China’s new submarine makes more than a few waves

The PLA Navy boat does not fit into conventional wisdom as it is smaller than most subs in the United States fleet

On February 8, a submarine quietly made its way along the Yangtze River in China – but this was no ordinary sub and no ordinary journey.

Somehow, someone managed to capture a video of this event, and it has military analysts completely puzzled.

Smaller than most United States or Russian submarines, notably nuclear-powered ones, this boat does not fit the expected trend.

According to a report in Naval News, the Chinese Navy (PLAN) sub might be sophisticated, but it does not neatly fit into the array of types currently fielded by other major navies. China is, it appears, doing its own thing.

The submarine, tentatively designated Type-039C/D by western observers (also dubbed “Olympics” class after the Beijing Games), was clearly visible in a short video clip recently uploaded on Chinese social media.

After attracting attention, it was later deleted – but not before some key information was gathered by experts at Naval News.

The location along the Yangtze River is downstream from the China Shipbuilding Industry Corporation shipyards in Wuhan, which are known for building submarines, Naval News said.

And it was traveling toward Shanghai where other Wuhan-built subs are moved to for fitting out. The new design is in the order of 50 meters long, compared to 77.6 meters for the in-service Yuan class.

China’s new Yuan-class submarine variant. Graphic: Courtesy Naval News

According to Popular Mechanics, the submarine has an oddly shaped sail: a large, dorsal fin-shaped protrusion on top where the periscope, snorkel, and sensors are mounted.

Experts at The Drive said the sail on the new sub is very similar to Sweden’s next-generation A26 Blekinge class submarine. On the Swedish boat, this feature is understood to have been chosen to increase its stealth characteristics.

Instead of being smooth and featureless like other submarines, the Type-039C/D’s sail features straight angles and facets. Why the faceting? Experts speculate that the fin shape is designed to reduce its radar signature.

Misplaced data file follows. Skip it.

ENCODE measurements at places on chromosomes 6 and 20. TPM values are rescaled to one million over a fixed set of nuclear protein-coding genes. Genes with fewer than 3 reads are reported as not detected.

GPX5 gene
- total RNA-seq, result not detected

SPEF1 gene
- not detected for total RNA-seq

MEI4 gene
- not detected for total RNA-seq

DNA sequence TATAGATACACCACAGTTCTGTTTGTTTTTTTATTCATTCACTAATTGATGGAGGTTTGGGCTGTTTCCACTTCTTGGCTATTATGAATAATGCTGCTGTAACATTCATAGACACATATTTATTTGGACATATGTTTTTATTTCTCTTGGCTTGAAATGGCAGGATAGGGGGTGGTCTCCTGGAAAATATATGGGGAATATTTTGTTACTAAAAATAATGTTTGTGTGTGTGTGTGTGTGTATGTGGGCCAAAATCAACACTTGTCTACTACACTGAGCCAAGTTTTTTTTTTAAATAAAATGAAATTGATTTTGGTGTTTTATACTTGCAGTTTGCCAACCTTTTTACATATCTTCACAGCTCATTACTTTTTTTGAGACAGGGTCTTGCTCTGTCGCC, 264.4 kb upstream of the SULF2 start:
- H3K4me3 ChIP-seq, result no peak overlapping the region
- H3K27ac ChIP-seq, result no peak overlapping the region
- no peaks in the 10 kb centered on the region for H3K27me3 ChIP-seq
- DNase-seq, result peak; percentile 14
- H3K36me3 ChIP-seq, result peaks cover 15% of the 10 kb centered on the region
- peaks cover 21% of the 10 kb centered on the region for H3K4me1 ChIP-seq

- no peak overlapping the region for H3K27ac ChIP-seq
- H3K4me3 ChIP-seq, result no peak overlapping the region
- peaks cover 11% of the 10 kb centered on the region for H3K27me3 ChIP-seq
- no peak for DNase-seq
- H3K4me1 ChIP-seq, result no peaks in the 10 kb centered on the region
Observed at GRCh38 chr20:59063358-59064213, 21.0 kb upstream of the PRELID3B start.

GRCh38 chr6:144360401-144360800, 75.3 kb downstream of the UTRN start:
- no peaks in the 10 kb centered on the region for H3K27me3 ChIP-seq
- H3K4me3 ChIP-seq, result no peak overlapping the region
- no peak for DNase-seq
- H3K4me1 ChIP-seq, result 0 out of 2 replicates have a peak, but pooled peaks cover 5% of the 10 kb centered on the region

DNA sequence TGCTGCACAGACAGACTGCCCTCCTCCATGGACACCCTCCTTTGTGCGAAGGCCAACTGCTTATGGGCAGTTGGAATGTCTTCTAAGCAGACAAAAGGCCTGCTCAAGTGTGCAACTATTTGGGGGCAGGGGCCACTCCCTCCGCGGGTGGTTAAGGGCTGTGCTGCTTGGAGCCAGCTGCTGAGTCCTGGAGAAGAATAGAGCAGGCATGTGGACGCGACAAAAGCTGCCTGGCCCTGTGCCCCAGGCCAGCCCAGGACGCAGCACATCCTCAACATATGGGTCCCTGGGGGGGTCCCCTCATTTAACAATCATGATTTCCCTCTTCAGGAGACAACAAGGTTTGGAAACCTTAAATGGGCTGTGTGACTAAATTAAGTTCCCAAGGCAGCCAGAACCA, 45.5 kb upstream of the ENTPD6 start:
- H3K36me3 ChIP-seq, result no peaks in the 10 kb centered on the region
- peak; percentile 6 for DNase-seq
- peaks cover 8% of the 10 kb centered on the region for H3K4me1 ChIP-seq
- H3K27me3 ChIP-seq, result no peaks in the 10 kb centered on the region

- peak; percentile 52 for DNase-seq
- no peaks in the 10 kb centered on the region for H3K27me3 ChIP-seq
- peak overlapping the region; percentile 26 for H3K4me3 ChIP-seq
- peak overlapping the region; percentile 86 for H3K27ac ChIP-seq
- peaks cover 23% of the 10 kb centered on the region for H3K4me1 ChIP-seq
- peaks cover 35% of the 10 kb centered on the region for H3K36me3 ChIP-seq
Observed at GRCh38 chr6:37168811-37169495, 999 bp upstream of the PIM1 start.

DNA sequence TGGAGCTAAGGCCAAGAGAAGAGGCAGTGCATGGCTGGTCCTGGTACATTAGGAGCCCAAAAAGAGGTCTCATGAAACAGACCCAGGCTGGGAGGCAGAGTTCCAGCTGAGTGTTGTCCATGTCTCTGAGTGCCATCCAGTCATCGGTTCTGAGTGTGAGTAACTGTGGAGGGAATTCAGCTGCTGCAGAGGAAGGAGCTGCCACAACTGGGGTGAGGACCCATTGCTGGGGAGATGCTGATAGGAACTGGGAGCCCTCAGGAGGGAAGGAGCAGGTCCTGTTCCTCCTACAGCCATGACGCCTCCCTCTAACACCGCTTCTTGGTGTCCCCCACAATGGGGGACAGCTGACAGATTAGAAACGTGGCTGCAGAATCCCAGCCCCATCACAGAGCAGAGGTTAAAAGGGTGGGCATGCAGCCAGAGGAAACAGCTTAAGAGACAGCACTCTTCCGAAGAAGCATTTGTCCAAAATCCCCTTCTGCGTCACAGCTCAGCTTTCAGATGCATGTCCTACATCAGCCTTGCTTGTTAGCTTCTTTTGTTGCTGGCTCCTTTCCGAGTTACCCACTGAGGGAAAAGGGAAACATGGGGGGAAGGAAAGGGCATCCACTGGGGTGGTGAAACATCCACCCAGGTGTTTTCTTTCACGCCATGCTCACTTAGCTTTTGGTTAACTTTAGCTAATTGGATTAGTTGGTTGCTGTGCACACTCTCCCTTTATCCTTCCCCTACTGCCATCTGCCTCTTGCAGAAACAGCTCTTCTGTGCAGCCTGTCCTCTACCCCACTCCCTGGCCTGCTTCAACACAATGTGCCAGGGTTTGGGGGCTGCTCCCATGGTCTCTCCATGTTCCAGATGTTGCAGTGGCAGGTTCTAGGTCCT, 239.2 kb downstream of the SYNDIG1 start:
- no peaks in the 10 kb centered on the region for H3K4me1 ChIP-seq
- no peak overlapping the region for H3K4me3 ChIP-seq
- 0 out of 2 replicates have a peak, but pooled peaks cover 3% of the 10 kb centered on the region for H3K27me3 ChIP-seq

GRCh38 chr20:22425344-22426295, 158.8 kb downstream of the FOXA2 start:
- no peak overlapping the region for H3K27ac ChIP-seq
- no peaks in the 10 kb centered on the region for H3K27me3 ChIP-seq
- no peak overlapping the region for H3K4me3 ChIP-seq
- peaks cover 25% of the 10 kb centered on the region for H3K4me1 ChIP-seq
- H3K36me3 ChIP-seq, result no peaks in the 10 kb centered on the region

Diesel-electric subs require air for their engines to operate, and so they must remain surfaced or at snorkel depth to operate.

Unlike nuclear subs, which can cruise at depth for weeks at a time, non-nuclear boats often spend a great deal of time on or near the surface, only submerging once at their patrol area or when they expect enemy contact, Popular Mechanics reported.

Many modern anti-submarine aircraft, such as the US Navy’s P-8 Poseidon, utilize long-range radar to detect surfaced submarines or submarine snorkels or periscopes.

An airplane with a long-range radar could detect a surfaced submarine from many miles away, before the sub spots it, and then close in for the hunt.

A close-up of the reshaped sails on China’s newest Yuan-class sub. Photo: Twitter

A stealthy sail, however, would allow the Type 39C/D to leave port and travel the hundreds of miles to its destination surfaced with less of a chance of being detected. 

The sub likely also has an air-independent propulsion system, which can power a submerged submarine for up to two weeks at a time. 

The fact China continues to focus on developing conventionally powered submarines, in contrast to the all-nuclear US Navy, is significant. 

Traditionally small submarines have been less capable, which is largely why major navies do not field them. Although cheaper to build, they compromise on performance, range and speed, Naval News said.

But this balance may actually be changing. New lithium-based battery technologies may offer small submarines much longer endurances. And higher cruising speeds.

This may significantly increase their combat utility, particularly inshore where their small size poses an advantage.

Sweden’s Next-Gen A-26 Blekinge-Class sub, shown above, in transit. Photo: Saab

Increases in battery power may also allow more powerful sonars and combat systems to be carried.

What exactly, is this sub’s purpose?

One theory is that it was built for export because the design is similar to the CSIC concepts shown abroad. Myanmar, Bangladesh and Sri Lanka might be candidates.

Yet white stripes running along the top of the sail may indicate that it is for the Chinese navy. These are normally seen on submarines before they are commissioned, Naval News said.

According to EurAsian Times, the sub is expected to be armed with a variety of weapons, such as wire-guided torpedoes, anti-ship missiles, and mines. It may also carry land-attack cruise missiles.

If the PLAN is going to operate this new type, it represents a greater deviation from other leading navies’ strategies. But as small subs become more capable, they may play a valuable role for Beijing.

The South China Sea and island chains seem particularly well suited.

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